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The Village (Widescreen Vista Series) (2004)

A movie directed by M. Night Shyamalan.

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Love and Hope in a Postmodern Era.

  • Jan 15, 2005
Rating:
+3
In THE VILLAGE, the people in a small, rural Pennsylvania town of yesteryear have a pact with creatures who live in the woods surrounding the village. The townspeople stay out of the woods and the creatures stay out of the village. But then the creatures begin appearing in the village. No one knows why. Strange and unusual events occur more frequently until an attempted murder is made upon one of the village's most promising future leaders, Lucius Hunt (Joaquin Phoenix). In order to save the young man's life, the pact must be broken. A young woman risks everything to save Lucius' life and protect the village.

The acting is full of emotion, yet restrained; realistic and not melodramatic. I especially found the performances of Bryce Dallas Howard as Ivy Walker and Joaquin Phoenix as Lucius Hunt to be especially rewarding. As a bonus the film also has Adrien Brody playing a mentally challenged and psychopathic young man named Noah Percy.

Shyamalan's direction of the images, light, and sound in the movie is first rate. There aren't many directors who can or are willing to get as much depth and emotion from one sound or image as Shyamalan can. A single sound (such as a howl in the woods) or a single image (a figured cloaked in red) creates more of a suspense and chill than any expensive special effect could. Shyamalan has definitely learned from Hitchcock, the person who his work owes the most to. The human imagination is so much more powerful than what can be shown on the screen.

There are many who have complained about the seeming let down of the "twists" in THE VILLAGE. I figured out one of the main twists less than 15 minutes into the movie. Yet, even though I knew what was going to happen, my enjoyment of the movie wasn't lessened at all. In fact, my appreciation for the film increased. THE VILLAGE really isn't a scary film at all, and nor should it be classified as a thriller. Instead, it's a love story and one of the best love stories I've watched in a long time. The love that is shared between Lucius and Ivy is a love that is strong, purposeful, and realistic. In our modern world, we've grown shallow in our ideas of love and even in how we actually love other people. THE VILLAGE is a testament to real love. It shows us what it really means to love another person. In the postmodern, fast food, supersized, commercialized culture in which we live, everything is about me. Love really has very little to do with me, but has everything to do with the other person. That's something we need to hear more and more often. Our hearts have been hijacked and it's time we get them back.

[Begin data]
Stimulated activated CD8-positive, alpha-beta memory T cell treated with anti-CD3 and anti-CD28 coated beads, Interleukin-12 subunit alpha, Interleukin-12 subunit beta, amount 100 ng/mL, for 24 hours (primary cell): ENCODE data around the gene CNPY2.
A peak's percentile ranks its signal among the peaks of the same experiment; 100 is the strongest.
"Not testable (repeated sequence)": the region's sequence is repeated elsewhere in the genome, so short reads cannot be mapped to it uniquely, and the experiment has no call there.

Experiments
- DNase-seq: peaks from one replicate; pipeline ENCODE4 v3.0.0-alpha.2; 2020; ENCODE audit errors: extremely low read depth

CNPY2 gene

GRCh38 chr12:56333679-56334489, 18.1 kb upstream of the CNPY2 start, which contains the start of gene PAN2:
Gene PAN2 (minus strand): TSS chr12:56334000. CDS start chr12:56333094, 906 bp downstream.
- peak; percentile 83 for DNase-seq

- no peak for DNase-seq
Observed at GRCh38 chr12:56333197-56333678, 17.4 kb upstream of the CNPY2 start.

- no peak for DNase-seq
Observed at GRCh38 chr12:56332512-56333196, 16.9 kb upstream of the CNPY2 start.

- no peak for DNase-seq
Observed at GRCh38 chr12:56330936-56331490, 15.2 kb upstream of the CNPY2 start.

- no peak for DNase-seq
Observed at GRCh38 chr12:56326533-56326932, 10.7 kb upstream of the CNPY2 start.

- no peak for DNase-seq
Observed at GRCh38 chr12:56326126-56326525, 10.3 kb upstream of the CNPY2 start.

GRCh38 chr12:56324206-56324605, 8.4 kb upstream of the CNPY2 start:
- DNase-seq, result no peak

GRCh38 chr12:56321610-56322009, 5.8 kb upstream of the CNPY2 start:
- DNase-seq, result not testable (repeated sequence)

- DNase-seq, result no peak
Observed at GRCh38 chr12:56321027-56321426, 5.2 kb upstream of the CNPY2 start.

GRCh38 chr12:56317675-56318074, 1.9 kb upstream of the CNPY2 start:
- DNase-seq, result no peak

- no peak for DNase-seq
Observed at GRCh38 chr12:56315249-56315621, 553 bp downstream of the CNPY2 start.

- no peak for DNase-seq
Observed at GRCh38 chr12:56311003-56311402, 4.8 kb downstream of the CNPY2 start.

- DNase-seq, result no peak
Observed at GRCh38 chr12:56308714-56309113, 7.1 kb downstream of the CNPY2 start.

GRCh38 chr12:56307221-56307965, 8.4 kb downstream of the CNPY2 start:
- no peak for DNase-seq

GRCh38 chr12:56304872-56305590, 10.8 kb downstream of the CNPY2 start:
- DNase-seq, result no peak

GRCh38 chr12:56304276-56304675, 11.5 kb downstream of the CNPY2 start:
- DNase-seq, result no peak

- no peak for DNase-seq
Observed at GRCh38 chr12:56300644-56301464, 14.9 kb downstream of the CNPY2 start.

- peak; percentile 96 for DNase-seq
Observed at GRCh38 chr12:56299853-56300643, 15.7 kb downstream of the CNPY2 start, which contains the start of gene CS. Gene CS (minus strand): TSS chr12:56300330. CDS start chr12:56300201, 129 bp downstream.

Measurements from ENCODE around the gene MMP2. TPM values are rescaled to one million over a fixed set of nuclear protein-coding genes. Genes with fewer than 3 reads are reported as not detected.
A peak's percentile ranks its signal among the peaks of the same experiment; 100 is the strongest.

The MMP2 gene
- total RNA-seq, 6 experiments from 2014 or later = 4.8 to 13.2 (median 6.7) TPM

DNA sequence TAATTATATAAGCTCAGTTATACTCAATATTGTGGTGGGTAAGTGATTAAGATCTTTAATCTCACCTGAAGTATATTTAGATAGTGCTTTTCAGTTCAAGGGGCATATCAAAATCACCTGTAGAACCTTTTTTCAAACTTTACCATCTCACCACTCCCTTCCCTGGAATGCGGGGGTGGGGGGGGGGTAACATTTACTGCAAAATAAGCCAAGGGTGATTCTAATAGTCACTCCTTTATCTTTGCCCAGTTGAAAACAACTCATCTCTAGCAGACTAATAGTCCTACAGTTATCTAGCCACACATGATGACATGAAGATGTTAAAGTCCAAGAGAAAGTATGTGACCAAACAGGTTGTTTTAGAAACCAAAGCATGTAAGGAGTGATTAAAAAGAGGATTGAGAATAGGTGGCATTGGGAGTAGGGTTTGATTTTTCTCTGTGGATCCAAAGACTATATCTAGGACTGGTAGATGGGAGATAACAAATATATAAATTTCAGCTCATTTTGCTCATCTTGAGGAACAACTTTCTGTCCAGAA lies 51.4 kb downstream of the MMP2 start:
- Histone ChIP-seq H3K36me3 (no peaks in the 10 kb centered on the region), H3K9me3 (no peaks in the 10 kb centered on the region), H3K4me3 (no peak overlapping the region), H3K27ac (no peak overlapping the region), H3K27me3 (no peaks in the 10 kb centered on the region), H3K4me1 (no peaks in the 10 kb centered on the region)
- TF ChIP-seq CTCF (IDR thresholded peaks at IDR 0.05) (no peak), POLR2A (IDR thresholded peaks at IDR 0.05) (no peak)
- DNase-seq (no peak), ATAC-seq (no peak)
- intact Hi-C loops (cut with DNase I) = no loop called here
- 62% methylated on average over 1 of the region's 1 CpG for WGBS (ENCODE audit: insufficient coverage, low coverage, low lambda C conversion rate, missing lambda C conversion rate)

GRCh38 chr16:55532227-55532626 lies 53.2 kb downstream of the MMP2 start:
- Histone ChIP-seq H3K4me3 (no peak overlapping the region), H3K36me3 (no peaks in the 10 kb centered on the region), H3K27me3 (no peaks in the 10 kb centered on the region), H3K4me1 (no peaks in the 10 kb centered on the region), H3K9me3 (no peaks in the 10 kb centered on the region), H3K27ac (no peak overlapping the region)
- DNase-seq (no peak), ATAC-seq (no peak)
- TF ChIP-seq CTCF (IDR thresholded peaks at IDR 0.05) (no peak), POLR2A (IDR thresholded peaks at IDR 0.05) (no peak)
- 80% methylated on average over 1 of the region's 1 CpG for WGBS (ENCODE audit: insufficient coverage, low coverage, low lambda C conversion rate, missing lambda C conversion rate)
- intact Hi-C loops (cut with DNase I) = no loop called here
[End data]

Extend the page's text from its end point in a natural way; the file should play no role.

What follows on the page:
I really enjoyed THE VILLAGE. It's one of the best love stories to come out in a long time. Not only that, but there are a ton of religious and spiritual messages scattered throughout the film. A person could even watch THE VILLAGE as a religious allegory full of Biblical allusions. I'm not sure what Shyamalan's faith is, but I do know that he is making some of the most powerful religious movies today. After tackling the issues of accepting one's identity in THE SIXTH SENSE and UNBREAKABLE, exploring the nature of faith in SIGNS, and now examining charity and hope in THE VILLAGE, I am quite curious to see what Christian virtue Shyamalan delves into next.

This DVD edition of THE VILLAGE includes several deleted scenes, a couple of featurettes--including a home movie taken my M. Night Shyamalan, and production photos. I enjoyed watching the featurettes. They augmented my appreciation of the film's artistery.

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More The Village (2004) reviews
review by . November 13, 2010
posted in Movie Hype
Spooky fun